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Home Stories: Penelope Boyd

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In this edition of Home Stories, Ashley Feraude visits the Latham home of artist Penelope Boyd, and discovers a “living gallery”.

You know how they say that things happen in groups of three?

It’s usually to do with bad luck or strange coincidences (like wearing the same shirt as your colleague three days in a row) and while I’m not really sure where the original suspicion originates, I’m living proof that it’s real.

I don’t know if you follow our stories in order, or if you like to do a time warp by jumping around, but you may have noticed we recently met with two other sets of homeowners who love, celebrate or make art. And in this instalment, the homeowner proved this rule of threes.

Penelope Boyd’s Latham home triples as an artist studio, gallery and visual wonderland for those with a love of vintage-inspired interiors. I’m not sure Penelope would agree with me in saying that her home is a gallery, but I left with the same feeling I get after I’ve seen an exhibition, so I’m going to stick with that.

In fact, it’s a kind of ‘living’ gallery that changes all the time and I could see Penelope’s progression as an artist through her different techniques, media use and even framing preferences.

Her home, which she shares with her husband, two children and two doggies, is very much a living space in that same sense. Now before you say ‘well duh, Ashley, all homes are living spaces that’s why they’re called living rooms’, let me just pre-empt and say that Penelope’s choice of décor demonstrates the things she likes to collect, the necessities of life and the elements that are in transition.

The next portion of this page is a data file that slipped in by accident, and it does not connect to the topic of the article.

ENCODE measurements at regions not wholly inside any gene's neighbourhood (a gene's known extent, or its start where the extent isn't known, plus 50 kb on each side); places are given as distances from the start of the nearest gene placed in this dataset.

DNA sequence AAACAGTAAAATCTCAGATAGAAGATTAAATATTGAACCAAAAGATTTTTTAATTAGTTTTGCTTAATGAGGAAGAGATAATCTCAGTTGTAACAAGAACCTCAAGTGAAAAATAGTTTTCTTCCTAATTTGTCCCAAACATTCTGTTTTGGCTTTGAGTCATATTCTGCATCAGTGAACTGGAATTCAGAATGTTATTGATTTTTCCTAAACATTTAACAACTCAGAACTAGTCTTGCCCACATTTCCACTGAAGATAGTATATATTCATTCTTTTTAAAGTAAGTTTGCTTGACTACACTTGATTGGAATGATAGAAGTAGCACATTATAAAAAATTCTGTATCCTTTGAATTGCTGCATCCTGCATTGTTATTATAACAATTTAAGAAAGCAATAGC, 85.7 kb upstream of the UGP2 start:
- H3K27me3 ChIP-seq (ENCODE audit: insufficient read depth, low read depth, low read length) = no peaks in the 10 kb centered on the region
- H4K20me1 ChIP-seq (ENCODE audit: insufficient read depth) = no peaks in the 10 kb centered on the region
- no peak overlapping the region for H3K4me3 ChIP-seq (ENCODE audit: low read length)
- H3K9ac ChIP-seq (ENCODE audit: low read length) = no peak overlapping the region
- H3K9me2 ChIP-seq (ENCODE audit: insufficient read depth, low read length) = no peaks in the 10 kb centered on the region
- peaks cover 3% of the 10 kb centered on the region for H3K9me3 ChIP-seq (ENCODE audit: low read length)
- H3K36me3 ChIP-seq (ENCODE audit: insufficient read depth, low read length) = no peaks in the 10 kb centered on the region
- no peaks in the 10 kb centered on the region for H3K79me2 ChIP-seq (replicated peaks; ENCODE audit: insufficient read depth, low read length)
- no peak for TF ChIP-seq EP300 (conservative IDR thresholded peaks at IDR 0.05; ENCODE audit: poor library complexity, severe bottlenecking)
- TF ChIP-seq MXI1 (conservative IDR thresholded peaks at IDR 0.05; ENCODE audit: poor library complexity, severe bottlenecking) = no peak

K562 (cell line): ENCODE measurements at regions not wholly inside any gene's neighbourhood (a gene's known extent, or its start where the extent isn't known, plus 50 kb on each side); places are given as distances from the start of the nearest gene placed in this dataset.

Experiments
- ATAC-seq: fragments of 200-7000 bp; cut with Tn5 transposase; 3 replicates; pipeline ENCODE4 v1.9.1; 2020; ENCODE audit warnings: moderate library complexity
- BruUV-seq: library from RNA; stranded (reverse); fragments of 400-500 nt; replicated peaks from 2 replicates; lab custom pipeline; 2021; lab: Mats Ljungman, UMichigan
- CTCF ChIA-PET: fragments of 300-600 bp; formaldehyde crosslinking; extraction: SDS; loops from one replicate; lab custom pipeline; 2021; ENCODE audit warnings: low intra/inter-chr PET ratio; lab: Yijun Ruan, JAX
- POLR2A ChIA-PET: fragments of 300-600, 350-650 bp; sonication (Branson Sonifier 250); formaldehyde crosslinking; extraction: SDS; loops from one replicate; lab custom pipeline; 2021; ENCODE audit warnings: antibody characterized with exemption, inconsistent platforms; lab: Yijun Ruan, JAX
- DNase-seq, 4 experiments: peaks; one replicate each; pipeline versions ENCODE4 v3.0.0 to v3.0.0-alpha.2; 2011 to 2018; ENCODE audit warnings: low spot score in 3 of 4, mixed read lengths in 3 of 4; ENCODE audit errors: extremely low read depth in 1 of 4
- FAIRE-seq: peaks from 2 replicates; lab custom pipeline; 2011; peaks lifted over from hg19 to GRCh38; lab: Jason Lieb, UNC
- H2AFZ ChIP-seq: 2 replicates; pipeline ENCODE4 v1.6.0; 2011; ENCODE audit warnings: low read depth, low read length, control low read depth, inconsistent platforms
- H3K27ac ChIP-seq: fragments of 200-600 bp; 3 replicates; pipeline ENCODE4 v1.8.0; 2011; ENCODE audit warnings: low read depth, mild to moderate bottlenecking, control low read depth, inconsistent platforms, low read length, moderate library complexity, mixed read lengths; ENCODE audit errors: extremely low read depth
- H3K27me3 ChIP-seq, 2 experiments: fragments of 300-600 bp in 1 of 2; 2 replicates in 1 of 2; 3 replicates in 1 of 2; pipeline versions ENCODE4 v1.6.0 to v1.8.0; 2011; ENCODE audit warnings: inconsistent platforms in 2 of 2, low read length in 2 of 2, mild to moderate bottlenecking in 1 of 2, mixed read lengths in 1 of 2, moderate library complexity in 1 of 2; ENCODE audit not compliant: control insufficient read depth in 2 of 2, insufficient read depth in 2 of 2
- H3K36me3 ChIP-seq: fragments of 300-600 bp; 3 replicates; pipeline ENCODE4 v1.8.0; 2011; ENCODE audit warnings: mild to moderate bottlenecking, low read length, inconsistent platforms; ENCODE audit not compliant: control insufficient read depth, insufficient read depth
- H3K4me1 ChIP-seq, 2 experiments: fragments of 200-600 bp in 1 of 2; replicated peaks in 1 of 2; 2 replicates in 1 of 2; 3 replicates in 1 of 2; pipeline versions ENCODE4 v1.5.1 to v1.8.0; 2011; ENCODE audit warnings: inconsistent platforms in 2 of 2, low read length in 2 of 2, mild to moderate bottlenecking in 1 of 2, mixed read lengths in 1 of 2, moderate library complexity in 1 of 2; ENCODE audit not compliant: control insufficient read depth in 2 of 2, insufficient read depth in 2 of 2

“The home is most definitely not done­—things just keep changing—and even though I have a vision of the ultimate goal, its actually living in the moment while tweaking things that makes the house alive,” says Penelope.

“When we moved in, this was a traditional inner-Belconnen house with brown carpets and yellow walls, but slowly we changed this appearance into something much brighter but not stereotypically modern and match-y.”

Pointing at a wall filled with paintings she adds, “as you can see I’m a bit of a hoarder—especially old art. Kind of the opposite of my minimalist husband but it means a lot to me.”

If you’re a hoarder with taste, are you still considered a hoarder or an informed collector? I’d say the latter.

During our visit, Cass and I only moved through three spaces—the kitchen, the studio and the living room. Still, I felt like we have seen so much more because every wall, shelf or table caught my attention with painted pieces, artwork, vintage collectables and of course Penelope’s ceramics.

It’s interesting how such a busy space doesn’t seem overwhelming when there’s a thread of colour, texture or style binding the elements together. And while we’re at it, why buy everything in the same colour when you can get a little more adventurous and use the sum of the parts to unite the space into a single idea?

Ceramics is the third venture Penelope juggles alongside painting and her professional work. Her passion for art is inspiring. You can sense it in the way she talks about her art, the way she fills her home with it (including painting the kitchen sliding door) and in the subject matter of her portraits, still life and landscape pieces.

Towards the end of our visit, our conversation turned to discussing the future: of Penelope as an artist, of the next things to do around the house, of Canberra as an art-appreciating community.

We fit in so much into a 30-minute visit and yet none of it was overwhelming—I guess because being creative in your home was the thread that bound it all together.

Now, did you notice the reference to threes all the way through the article? Well, the weird thing is, I didn’t plan it that way. It just happened on its own and I only noticed it after I finished writing this story for you. Freaky huh? Well, I’m sure it won’t happen again…












Read all of Ashley’s Home Stories series here

Home Stories is brought to you in partnership with Canberra Outlet Centre

Photography: Cass Atkinson

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